November 3, 2008

Changing women’s lives in Chad

By |3 November 2008|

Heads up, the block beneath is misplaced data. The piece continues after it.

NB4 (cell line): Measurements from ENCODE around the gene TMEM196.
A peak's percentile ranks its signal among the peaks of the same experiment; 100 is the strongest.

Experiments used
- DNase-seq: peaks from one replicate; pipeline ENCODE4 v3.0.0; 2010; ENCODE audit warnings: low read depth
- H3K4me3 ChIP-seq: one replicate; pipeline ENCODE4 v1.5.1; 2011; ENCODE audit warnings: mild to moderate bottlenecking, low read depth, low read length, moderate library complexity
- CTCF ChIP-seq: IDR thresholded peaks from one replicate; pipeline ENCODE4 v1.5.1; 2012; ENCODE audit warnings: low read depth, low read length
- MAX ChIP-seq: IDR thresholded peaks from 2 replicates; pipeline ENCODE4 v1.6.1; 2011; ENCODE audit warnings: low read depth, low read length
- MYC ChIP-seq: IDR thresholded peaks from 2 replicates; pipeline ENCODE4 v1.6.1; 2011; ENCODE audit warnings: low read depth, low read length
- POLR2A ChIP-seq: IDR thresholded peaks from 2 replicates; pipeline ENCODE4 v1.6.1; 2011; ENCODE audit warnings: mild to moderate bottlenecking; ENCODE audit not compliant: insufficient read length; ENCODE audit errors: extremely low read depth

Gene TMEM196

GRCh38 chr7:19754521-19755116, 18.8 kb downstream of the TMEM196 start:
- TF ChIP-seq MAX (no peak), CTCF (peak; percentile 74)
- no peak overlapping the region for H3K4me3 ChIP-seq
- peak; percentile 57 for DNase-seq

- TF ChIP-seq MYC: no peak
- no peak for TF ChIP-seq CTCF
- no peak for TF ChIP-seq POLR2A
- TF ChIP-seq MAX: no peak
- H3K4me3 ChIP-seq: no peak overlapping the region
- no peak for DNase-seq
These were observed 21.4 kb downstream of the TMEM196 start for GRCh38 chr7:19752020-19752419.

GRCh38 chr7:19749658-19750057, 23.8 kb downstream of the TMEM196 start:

By Antoine Adoum Goulgué, SECADEV for Caritas The Al-Nadjah centre is a handsome building in the Chadian town of Adré, about 5 km from the border with Sudan’s troubled Darfur region. With finanancial and technical support from Caritas, the centre provides training for local women, a nursery school, and a playground. The 235 beneficiaries in Al-Nadjah Centre are women, with a special focus on unmarried mothers and girls withdrawn from school. Young mothers are often abandoned by their families and by the father if their child is born outside of marriage. Caritas provides them with support through the centre. Traditional beliefs force girls to abandon schooling as soon as they reach age of puberty (from 10 to 12 years old). Lacking opportunities provided by schooling, these girls go to the centre in order to learn knitting and food production. But the centre also helps any woman who faces the challenges of providing for her family [...]